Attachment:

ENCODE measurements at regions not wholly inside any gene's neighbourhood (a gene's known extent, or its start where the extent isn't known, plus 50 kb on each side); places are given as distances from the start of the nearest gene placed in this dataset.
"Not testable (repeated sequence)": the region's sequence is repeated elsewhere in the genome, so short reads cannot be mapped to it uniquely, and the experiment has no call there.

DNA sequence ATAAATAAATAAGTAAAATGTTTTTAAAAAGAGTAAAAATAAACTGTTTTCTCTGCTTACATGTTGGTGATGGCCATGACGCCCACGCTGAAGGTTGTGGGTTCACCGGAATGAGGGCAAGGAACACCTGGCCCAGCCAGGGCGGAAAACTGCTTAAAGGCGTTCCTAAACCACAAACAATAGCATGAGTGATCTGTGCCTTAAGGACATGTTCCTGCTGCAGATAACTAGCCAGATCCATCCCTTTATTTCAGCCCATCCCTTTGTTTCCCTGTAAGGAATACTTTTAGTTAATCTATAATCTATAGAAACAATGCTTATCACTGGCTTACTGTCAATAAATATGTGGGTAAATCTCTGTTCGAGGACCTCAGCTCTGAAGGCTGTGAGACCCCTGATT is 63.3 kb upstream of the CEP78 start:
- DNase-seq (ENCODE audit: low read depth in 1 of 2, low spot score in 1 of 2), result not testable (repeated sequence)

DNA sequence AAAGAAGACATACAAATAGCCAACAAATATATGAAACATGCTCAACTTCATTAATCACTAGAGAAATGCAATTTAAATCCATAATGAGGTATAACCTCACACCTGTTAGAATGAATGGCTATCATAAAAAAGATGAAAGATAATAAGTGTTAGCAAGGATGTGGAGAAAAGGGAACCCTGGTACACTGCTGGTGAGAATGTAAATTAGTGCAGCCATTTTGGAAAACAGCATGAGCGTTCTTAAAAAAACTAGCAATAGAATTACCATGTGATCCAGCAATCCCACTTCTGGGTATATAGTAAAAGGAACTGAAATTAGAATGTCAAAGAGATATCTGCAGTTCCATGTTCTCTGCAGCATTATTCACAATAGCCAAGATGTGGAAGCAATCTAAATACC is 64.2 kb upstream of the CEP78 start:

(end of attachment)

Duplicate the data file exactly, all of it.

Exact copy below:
ENCODE measurements at regions not wholly inside any gene's neighbourhood (a gene's known extent, or its start where the extent isn't known, plus 50 kb on each side); places are given as distances from the start of the nearest gene placed in this dataset.
"Not testable (repeated sequence)": the region's sequence is repeated elsewhere in the genome, so short reads cannot be mapped to it uniquely, and the experiment has no call there.

DNA sequence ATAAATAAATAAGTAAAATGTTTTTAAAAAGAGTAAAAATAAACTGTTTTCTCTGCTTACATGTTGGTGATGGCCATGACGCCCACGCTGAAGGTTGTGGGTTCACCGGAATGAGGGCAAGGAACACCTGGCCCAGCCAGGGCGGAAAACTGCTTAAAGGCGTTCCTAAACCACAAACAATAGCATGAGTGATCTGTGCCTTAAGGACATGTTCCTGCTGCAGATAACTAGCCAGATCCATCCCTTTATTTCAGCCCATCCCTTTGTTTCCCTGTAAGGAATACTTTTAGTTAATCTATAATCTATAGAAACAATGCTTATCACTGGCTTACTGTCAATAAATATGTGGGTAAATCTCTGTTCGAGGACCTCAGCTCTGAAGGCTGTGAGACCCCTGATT is 63.3 kb upstream of the CEP78 start:
- DNase-seq (ENCODE audit: low read depth in 1 of 2, low spot score in 1 of 2), result not testable (repeated sequence)

DNA sequence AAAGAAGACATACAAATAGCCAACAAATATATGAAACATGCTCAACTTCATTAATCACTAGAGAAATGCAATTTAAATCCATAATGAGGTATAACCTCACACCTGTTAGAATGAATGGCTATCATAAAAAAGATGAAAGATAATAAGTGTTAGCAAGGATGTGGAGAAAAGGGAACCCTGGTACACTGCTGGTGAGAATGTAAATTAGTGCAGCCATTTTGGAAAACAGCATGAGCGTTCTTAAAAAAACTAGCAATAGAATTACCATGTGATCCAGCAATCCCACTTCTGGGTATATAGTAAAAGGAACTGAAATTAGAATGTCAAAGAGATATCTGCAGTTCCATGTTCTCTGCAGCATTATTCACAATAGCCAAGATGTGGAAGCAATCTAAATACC is 64.2 kb upstream of the CEP78 start: